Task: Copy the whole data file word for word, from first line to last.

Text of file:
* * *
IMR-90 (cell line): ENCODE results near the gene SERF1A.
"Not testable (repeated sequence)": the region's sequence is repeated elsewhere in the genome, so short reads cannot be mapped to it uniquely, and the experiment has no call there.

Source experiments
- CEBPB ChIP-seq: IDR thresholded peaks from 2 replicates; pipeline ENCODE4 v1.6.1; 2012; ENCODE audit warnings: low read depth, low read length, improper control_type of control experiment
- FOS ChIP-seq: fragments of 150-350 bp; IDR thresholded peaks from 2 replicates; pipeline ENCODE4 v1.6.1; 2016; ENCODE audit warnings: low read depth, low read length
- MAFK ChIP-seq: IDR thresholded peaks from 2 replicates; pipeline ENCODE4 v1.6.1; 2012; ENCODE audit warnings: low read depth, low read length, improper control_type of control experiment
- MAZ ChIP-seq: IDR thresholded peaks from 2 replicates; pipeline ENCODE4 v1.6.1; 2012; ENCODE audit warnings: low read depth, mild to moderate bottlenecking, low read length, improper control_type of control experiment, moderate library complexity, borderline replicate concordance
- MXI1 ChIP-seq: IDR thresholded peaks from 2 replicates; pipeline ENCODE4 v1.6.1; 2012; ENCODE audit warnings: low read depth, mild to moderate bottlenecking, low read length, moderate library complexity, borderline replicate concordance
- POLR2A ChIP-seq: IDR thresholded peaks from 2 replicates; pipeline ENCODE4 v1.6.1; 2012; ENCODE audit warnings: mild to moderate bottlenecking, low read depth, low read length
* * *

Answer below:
IMR-90 (cell line): ENCODE results near the gene SERF1A.
"Not testable (repeated sequence)": the region's sequence is repeated elsewhere in the genome, so short reads cannot be mapped to it uniquely, and the experiment has no call there.

Source experiments
- CEBPB ChIP-seq: IDR thresholded peaks from 2 replicates; pipeline ENCODE4 v1.6.1; 2012; ENCODE audit warnings: low read depth, low read length, improper control_type of control experiment
- FOS ChIP-seq: fragments of 150-350 bp; IDR thresholded peaks from 2 replicates; pipeline ENCODE4 v1.6.1; 2016; ENCODE audit warnings: low read depth, low read length
- MAFK ChIP-seq: IDR thresholded peaks from 2 replicates; pipeline ENCODE4 v1.6.1; 2012; ENCODE audit warnings: low read depth, low read length, improper control_type of control experiment
- MAZ ChIP-seq: IDR thresholded peaks from 2 replicates; pipeline ENCODE4 v1.6.1; 2012; ENCODE audit warnings: low read depth, mild to moderate bottlenecking, low read length, improper control_type of control experiment, moderate library complexity, borderline replicate concordance
- MXI1 ChIP-seq: IDR thresholded peaks from 2 replicates; pipeline ENCODE4 v1.6.1; 2012; ENCODE audit warnings: low read depth, mild to moderate bottlenecking, low read length, moderate library complexity, borderline replicate concordance
- POLR2A ChIP-seq: IDR thresholded peaks from 2 replicates; pipeline ENCODE4 v1.6.1; 2012; ENCODE audit warnings: mild to moderate bottlenecking, low read depth, low read length